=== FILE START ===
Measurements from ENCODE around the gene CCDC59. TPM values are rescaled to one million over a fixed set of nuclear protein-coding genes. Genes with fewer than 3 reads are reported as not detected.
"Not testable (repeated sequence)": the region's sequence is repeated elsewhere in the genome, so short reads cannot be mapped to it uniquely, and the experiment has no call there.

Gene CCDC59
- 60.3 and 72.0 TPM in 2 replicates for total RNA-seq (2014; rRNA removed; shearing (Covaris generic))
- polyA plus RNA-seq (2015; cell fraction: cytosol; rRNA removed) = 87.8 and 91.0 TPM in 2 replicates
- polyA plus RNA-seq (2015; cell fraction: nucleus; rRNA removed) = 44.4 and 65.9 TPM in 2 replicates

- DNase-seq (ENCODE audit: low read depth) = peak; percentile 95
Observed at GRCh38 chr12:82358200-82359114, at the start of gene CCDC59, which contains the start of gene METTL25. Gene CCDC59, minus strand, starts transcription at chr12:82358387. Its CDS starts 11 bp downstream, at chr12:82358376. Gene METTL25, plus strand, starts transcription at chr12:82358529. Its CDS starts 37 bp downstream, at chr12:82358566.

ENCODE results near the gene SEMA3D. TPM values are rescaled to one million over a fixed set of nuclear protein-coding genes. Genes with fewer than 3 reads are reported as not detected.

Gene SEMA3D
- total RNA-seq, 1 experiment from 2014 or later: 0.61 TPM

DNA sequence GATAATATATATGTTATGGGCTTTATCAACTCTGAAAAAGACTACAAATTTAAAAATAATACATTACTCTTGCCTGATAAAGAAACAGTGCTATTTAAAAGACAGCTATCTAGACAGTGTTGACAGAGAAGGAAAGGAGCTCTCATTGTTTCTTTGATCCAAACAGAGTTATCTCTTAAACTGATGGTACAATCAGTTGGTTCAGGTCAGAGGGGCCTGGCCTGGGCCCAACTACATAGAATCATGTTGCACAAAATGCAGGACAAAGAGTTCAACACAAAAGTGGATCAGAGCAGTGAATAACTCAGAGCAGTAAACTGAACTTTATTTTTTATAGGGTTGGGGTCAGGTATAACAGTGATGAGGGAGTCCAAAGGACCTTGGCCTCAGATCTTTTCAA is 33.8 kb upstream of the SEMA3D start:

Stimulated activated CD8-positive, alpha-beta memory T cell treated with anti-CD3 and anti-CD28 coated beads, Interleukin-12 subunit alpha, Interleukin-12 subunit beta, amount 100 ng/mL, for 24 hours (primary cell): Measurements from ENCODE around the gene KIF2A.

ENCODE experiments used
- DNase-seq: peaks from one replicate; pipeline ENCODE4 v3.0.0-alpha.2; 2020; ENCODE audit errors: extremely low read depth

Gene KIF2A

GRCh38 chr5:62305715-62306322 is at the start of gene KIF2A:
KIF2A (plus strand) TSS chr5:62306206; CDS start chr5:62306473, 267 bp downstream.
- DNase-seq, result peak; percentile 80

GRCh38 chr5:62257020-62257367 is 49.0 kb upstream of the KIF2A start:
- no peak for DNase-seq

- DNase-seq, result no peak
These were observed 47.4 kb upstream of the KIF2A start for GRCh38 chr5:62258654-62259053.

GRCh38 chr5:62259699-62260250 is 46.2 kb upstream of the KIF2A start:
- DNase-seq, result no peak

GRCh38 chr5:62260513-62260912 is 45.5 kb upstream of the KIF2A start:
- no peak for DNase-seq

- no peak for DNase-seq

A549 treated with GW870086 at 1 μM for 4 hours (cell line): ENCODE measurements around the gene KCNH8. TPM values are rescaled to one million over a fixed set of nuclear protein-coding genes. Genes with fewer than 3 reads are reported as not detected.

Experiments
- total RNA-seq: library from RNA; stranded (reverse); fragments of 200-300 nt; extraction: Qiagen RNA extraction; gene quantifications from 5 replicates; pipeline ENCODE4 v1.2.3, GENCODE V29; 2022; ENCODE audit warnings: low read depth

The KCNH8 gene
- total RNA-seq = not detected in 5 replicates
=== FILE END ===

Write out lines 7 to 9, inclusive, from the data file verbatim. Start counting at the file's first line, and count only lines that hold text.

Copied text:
- DNase-seq (ENCODE audit: low read depth) = peak; percentile 95
Observed at GRCh38 chr12:82358200-82359114, at the start of gene CCDC59, which contains the start of gene METTL25. Gene CCDC59, minus strand, starts transcription at chr12:82358387. Its CDS starts 11 bp downstream, at chr12:82358376. Gene METTL25, plus strand, starts transcription at chr12:82358529. Its CDS starts 37 bp downstream, at chr12:82358566.

ENCODE results near the gene SEMA3D. TPM values are rescaled to one million over a fixed set of nuclear protein-coding genes. Genes with fewer than 3 reads are reported as not detected.